The facts presented herein demonstrate governmental sponsorship in a far more compelling manner than those set forth in Crestwood:  (1) John Gilbert, a theater student, is intent on producing Corpus Christi.   He is required to direct a play under the supervision of the school in order that he might fulfill his degree requirements;  (2) the selection of Corpus Christi was approved by a five-member panel composed of faculty from the university's theater department, and the Chancellor of the university retains the authority to overrule the panel's approval;  (3) the play has been advertised in a brochure paid for by the university and mailed by the university to subscribers;  (4) Director Life will be attending all rehearsals of the play and advising Gilbert regarding his artistic approach to the production and his work with the actors;  (5) Director Life has been interviewed and quoted several times in the local media regarding the play;  (6) Chancellor Wartell has written a local newspaper article defending production of the play and has promoted public interest in it through his declaration of intention to attend the play;  and (7) the play will be performed in a campus theater in which the utilities and security are underwritten by the university.   In short, the facts contained in this record are more probative of university sponsorship than were the limited facts of municipal sponsorship of the Catholic Mass in Crestwood.

I conclude that Studio Theater cannot be properly classified as a public forum or limited public forum.   The “speaker” in this case is therefore the university, and this issue must be analyzed under the test established in Lemon v. Kurtzman, 91 S.Ct. 2105, 403 U.S. 602, 29 L.Ed.2d 745 (1971), for a determination of whether the university's “speech” constitutes an impermissible endorsement or disapproval of religion.

IV. Establishment Clause Analysis

The first prong of the Lemon test focuses on the purpose of the governmental conduct at issue.1  “The purpose prong of the Lemon test asks whether government's actual purpose is to endorse or disapprove of religion.”  Edwards v. Aguillard, 482 U.S. 578, 585, 107 S.Ct. 2573, 96 L.Ed.2d 510 (1987) (emphasis added) (quoting Lynch v. Donnelly, 465 U.S. 668, 690, 104 S.Ct. 1355, 79 L.Ed.2d 604 (1984) (O'Connor, J., concurring)).   Both endorsement and disapproval are prohibited in light of the preeminent goal of the First Amendment to promote government “neutrality” toward religion. See Grand Rapids Sch. Dist. v. Ball, 473 U.S. 373, 382, 105 S.Ct. 3216, 87 L.Ed.2d 267 (1985).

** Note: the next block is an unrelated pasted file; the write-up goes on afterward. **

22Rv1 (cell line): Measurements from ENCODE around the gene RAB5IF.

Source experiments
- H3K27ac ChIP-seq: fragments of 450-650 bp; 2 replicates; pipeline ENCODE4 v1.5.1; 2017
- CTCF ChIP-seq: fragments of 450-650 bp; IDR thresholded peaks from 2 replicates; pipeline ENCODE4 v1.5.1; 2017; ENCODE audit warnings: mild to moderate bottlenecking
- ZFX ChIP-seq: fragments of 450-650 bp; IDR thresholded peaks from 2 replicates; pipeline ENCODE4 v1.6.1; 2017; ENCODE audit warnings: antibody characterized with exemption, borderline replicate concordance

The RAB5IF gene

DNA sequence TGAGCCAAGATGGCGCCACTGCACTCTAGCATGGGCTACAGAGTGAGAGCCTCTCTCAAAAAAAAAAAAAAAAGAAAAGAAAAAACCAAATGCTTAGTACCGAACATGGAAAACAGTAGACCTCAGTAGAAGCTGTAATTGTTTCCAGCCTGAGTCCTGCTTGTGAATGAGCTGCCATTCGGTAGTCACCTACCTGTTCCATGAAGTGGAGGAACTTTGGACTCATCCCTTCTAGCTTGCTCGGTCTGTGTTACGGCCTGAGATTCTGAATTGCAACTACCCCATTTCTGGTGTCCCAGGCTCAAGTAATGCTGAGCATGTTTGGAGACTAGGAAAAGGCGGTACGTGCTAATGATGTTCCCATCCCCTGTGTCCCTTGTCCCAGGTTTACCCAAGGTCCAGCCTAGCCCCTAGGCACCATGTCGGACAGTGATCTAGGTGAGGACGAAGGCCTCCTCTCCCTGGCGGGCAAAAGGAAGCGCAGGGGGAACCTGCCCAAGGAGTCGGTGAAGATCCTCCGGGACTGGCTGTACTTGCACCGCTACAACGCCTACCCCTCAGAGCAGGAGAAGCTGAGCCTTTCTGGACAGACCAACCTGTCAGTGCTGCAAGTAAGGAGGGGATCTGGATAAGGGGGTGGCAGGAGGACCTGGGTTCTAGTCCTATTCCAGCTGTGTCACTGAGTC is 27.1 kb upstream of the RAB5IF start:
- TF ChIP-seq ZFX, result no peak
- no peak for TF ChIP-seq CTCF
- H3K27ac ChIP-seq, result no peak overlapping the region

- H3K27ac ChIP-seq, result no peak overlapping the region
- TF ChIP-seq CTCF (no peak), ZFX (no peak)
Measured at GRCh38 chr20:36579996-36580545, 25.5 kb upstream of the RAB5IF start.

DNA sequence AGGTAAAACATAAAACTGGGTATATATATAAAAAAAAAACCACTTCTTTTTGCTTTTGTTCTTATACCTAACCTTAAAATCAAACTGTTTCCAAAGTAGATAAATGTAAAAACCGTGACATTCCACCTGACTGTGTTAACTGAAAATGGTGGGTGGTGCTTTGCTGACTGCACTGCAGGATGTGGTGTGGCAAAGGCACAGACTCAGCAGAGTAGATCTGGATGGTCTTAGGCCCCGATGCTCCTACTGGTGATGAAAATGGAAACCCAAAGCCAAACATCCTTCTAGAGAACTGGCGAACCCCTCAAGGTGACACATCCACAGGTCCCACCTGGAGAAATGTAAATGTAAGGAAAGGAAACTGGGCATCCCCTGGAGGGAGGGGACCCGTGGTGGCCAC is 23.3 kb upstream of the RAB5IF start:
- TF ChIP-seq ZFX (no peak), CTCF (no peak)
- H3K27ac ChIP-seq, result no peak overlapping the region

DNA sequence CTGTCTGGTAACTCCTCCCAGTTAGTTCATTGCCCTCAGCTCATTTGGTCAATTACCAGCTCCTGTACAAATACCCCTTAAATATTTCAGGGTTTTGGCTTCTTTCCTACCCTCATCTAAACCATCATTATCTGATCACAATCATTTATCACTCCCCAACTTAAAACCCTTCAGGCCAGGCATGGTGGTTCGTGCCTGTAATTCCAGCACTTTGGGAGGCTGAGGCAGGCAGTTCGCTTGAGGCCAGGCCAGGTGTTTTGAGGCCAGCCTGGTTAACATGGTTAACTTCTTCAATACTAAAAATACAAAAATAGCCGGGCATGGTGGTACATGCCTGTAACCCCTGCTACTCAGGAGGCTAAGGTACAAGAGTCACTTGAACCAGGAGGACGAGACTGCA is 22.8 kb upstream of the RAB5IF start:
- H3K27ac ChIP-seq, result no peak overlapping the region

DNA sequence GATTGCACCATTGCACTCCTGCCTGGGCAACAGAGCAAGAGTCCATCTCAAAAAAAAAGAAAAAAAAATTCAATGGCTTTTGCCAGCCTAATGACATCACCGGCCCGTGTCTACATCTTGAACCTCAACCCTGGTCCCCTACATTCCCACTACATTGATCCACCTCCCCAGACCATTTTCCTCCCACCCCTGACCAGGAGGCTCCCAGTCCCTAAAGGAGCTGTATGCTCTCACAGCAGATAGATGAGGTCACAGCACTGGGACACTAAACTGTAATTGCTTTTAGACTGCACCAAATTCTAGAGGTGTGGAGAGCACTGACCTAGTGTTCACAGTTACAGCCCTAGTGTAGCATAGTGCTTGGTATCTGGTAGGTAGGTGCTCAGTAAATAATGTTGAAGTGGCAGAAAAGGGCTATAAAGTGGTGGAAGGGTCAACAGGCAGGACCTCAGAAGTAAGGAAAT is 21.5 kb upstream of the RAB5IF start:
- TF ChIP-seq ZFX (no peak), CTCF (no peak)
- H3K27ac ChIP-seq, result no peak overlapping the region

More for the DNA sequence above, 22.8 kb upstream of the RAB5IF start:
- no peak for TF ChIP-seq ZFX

The Supreme Court has consistently described the Establishment Clause as forbidding not only state action motivated by a desire to advance religion, but also action intended to “disapprove,” “inhibit,” or evince “hostility” toward religion.   See Edwards, 482 U.S. at 585, 107 S.Ct. 2573 (“disapprove”);  Lynch, 465 U.S. at 673, 104 S.Ct. 1355 (“hostility”);  Committee for Pub. Educ. & Religious Liberty v. Nyquist, 413 U.S. 756, 788, 93 S.Ct. 2955, 37 L.Ed.2d 948 (1973) (“inhibi[t]”).  Prohibited government action includes that which “foster[s] a pervasive bias or hostility to religion, which could undermine the very neutrality the Establishment Clause requires.”   Rosenberger v. Rector & Visitors of Univ. of Virginia, 515 U.S. 819, 845-46, 115 S.Ct. 2510, 132 L.Ed.2d 700 (1995) (emphasis added);  see also Mergens, 496 U.S. at 248, 110 S.Ct. 2356 (plurality opinion) (government action must demonstrate neutrality toward religion, not “hostility toward religion.”).   As stated by the Supreme Court:

[The Constitution] affirmatively mandates accommodation, not merely tolerance, of all religions, and forbids hostility toward any․ Indeed, as we have observed, such hostility would bring us into ‘war with our national tradition as embodied in the First Amendment's guaranty of the free exercise of religion.’

Lynch, 465 U.S. at 673, 104 S.Ct. 1355 (citations omitted, emphasis added).

Governmental endorsement of a particular religious faith is prohibited, and it is banned because the endorsement of one faith acts as a tacit disapproval of other faiths.   Thus, an overt, state-sponsored demeaning of the tenets of one faith cannot pass constitutional muster any more than the implied condemnation resulting from the endorsement of another.   As Justice O'Connor stated: